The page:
# envfit: Fits an Environmental Vector or Factor onto an Ordination In vegan: Community Ecology Package

## Description

The function fits environmental vectors or factors onto an ordination. The projections of points onto vectors have maximum correlation with corresponding environmental variables, and the factors show the averages of factor levels.

## Usage

 ``` 1 2 3 4 5 6 7 8 9 10 11 12``` ```## Default S3 method: envfit(ord, env, permutations = 999, strata = NULL, choices=c(1,2), display = "sites", w = weights(ord), na.rm = FALSE, ...) ## S3 method for class 'formula' envfit(formula, data, ...) ## S3 method for class 'envfit' plot(x, choices = c(1,2), labels, arrow.mul, at = c(0,0), axis = FALSE, p.max = NULL, col = "blue", bg, add = TRUE, ...) ## S3 method for class 'envfit' scores(x, display, choices, ...) vectorfit(X, P, permutations = 0, strata = NULL, w, ...) factorfit(X, P, permutations = 0, strata = NULL, w, ...) ```

## Arguments

 `ord` An ordination object or other structure from which the ordination `scores` can be extracted (including a data frame or matrix of scores). `env` Data frame, matrix or vector of environmental variables. The variables can be of mixed type (factors, continuous variables) in data frames. `X` Matrix or data frame of ordination scores. `P` Data frame, matrix or vector of environmental variable(s). These must be continuous for `vectorfit` and factors or characters for `factorfit`. `permutations` a list of control values for the permutations as returned by the function `how`, or the number of permutations required, or a permutation matrix where each row gives the permuted indices. Set `permutations = 0` to skip permutations. `formula, data` Model `formula` and data. `na.rm` Remove points with missing values in ordination scores or environmental variables. The operation is casewise: the whole row of data is removed if there is a missing value and `na.rm = TRUE`. `x` A result object from `envfit`. For `ordiArrowMul` and `ordiArrowTextXY` this must be a two-column matrix (or matrix-like object) containing the coordinates of arrow heads on the two plot axes, and other methods extract such a structure from the `envfit` results. `choices` Axes to plotted. `labels` Change plotting labels. The argument should be a list with elements `vectors` and `factors` which give the new plotting labels. If either of these elements is omitted, the default labels will be used. If there is only one type of elements (only `vectors` or only `factors`), the labels can be given as vector. The default labels can be displayed with `labels` command. `arrow.mul` Multiplier for vector lengths. The arrows are automatically scaled similarly as in `plot.cca` if this is not given and `add = TRUE`. `at` The origin of fitted arrows in the plot. If you plot arrows in other places then origin, you probably have to specify `arrrow.mul`. `axis` Plot axis showing the scaling of fitted arrows. `p.max` Maximum estimated P value for displayed variables. You must calculate P values with setting `permutations` to use this option. `col` Colour in plotting. `bg` Background colour for labels. If `bg` is set, the labels are displayed with `ordilabel` instead of `text`. See Examples for using semitransparent background. `add` Results added to an existing ordination plot. `strata` An integer vector or factor specifying the strata for permutation. If supplied, observations are permuted only within the specified strata. `display` In fitting functions these are ordinary site scores or linear combination scores (`"lc"`) in constrained ordination (`cca`, `rda`, `capscale`). In `scores` function they are either `"vectors"` or `"factors"` (with synonyms `"bp"` or `"cn"`, resp.). `w` Weights used in fitting (concerns mainly `cca` and `decorana` results which have nonconstant weights). `...` Parameters passed to `scores`.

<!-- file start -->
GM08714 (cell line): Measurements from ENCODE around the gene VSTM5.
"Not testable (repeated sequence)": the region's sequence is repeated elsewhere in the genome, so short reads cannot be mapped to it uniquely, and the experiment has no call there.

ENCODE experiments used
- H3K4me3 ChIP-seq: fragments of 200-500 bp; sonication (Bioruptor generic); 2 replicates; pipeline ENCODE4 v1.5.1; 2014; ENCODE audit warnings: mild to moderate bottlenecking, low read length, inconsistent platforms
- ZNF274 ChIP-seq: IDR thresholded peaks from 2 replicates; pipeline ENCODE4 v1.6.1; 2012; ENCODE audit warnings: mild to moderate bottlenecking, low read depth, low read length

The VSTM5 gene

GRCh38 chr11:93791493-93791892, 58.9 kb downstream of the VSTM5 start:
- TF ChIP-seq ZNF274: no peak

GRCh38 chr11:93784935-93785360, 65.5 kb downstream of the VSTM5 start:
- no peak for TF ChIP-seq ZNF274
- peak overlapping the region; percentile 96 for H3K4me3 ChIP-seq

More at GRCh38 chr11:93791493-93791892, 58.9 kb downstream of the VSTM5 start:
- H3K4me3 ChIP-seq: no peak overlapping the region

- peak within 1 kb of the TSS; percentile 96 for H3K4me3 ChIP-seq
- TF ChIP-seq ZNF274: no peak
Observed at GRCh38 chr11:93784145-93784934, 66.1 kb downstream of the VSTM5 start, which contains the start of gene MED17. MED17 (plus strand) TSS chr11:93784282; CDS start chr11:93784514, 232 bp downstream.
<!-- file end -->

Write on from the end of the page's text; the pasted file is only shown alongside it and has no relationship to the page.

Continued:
## Details

Function `envfit` finds vectors or factor averages of environmental variables. Function `plot.envfit` adds these in an ordination diagram. If `X` is a `data.frame`, `envfit` uses `factorfit` for `factor` variables and `vectorfit` for other variables. If `X` is a matrix or a vector, `envfit` uses only `vectorfit`. Alternatively, the model can be defined a simplified model `formula`, where the left hand side must be an ordination result object or a matrix of ordination scores, and right hand side lists the environmental variables. The formula interface can be used for easier selection and/or transformation of environmental variables. Only the main effects will be analysed even if interaction terms were defined in the formula.

The printed output of continuous variables (vectors) gives the direction cosines which are the coordinates of the heads of unit length vectors. In `plot` these are scaled by their correlation (square root of the column `r2`) so that “weak” predictors have shorter arrows than “strong” predictors. You can see the scaled relative lengths using command `scores`. The `plot`ted (and scaled) arrows are further adjusted to the current graph using a constant multiplier: this will keep the relative `r2`-scaled lengths of the arrows but tries to fill the current plot. You can see the multiplier using `ordiArrowMul(result_of_envfit)`, and set it with the argument `arrow.mul`.

Functions `vectorfit` and `factorfit` can be called directly. Function `vectorfit` finds directions in the ordination space towards which the environmental vectors change most rapidly and to which they have maximal correlations with the ordination configuration. Function `factorfit` finds averages of ordination scores for factor levels. Function `factorfit` treats ordered and unordered factors similarly.

If `permutations` > 0, the ‘significance’ of fitted vectors or factors is assessed using permutation of environmental variables. The goodness of fit statistic is squared correlation coefficient (r^2). For factors this is defined as r^2 = 1 - ss_w/ss_t, where ss_w and ss_t are within-group and total sums of squares. See `permutations` for additional details on permutation tests in Vegan.